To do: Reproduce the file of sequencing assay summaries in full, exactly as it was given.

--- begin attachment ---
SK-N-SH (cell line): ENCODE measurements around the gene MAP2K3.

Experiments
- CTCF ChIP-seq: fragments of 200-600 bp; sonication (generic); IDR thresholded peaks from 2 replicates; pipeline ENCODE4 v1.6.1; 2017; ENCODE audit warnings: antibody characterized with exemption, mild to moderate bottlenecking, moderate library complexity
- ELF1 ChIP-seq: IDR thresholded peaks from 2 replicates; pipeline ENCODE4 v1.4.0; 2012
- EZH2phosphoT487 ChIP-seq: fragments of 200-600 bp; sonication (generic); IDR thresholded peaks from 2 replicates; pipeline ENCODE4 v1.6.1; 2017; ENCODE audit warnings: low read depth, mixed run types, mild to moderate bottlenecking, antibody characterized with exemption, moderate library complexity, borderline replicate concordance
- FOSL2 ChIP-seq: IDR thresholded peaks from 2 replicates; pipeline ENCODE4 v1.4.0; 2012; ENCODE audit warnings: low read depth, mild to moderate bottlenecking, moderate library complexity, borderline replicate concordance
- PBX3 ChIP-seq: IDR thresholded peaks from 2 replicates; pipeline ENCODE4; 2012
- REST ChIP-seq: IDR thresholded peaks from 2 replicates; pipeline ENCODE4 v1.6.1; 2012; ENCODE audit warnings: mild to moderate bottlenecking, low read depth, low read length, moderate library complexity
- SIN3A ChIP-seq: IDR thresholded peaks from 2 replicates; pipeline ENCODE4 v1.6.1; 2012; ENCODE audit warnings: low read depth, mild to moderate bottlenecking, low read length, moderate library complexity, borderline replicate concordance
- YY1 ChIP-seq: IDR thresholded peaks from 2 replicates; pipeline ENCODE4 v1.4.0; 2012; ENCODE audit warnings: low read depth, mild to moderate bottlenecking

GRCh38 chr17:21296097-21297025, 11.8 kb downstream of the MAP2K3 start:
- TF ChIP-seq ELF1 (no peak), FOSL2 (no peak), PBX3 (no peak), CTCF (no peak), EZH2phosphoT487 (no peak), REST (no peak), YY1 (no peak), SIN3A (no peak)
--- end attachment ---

SK-N-SH (cell line): ENCODE measurements around the gene MAP2K3.

Experiments
- CTCF ChIP-seq: fragments of 200-600 bp; sonication (generic); IDR thresholded peaks from 2 replicates; pipeline ENCODE4 v1.6.1; 2017; ENCODE audit warnings: antibody characterized with exemption, mild to moderate bottlenecking, moderate library complexity
- ELF1 ChIP-seq: IDR thresholded peaks from 2 replicates; pipeline ENCODE4 v1.4.0; 2012
- EZH2phosphoT487 ChIP-seq: fragments of 200-600 bp; sonication (generic); IDR thresholded peaks from 2 replicates; pipeline ENCODE4 v1.6.1; 2017; ENCODE audit warnings: low read depth, mixed run types, mild to moderate bottlenecking, antibody characterized with exemption, moderate library complexity, borderline replicate concordance
- FOSL2 ChIP-seq: IDR thresholded peaks from 2 replicates; pipeline ENCODE4 v1.4.0; 2012; ENCODE audit warnings: low read depth, mild to moderate bottlenecking, moderate library complexity, borderline replicate concordance
- PBX3 ChIP-seq: IDR thresholded peaks from 2 replicates; pipeline ENCODE4; 2012
- REST ChIP-seq: IDR thresholded peaks from 2 replicates; pipeline ENCODE4 v1.6.1; 2012; ENCODE audit warnings: mild to moderate bottlenecking, low read depth, low read length, moderate library complexity
- SIN3A ChIP-seq: IDR thresholded peaks from 2 replicates; pipeline ENCODE4 v1.6.1; 2012; ENCODE audit warnings: low read depth, mild to moderate bottlenecking, low read length, moderate library complexity, borderline replicate concordance
- YY1 ChIP-seq: IDR thresholded peaks from 2 replicates; pipeline ENCODE4 v1.4.0; 2012; ENCODE audit warnings: low read depth, mild to moderate bottlenecking

GRCh38 chr17:21296097-21297025, 11.8 kb downstream of the MAP2K3 start:
- TF ChIP-seq ELF1 (no peak), FOSL2 (no peak), PBX3 (no peak), CTCF (no peak), EZH2phosphoT487 (no peak), REST (no peak), YY1 (no peak), SIN3A (no peak)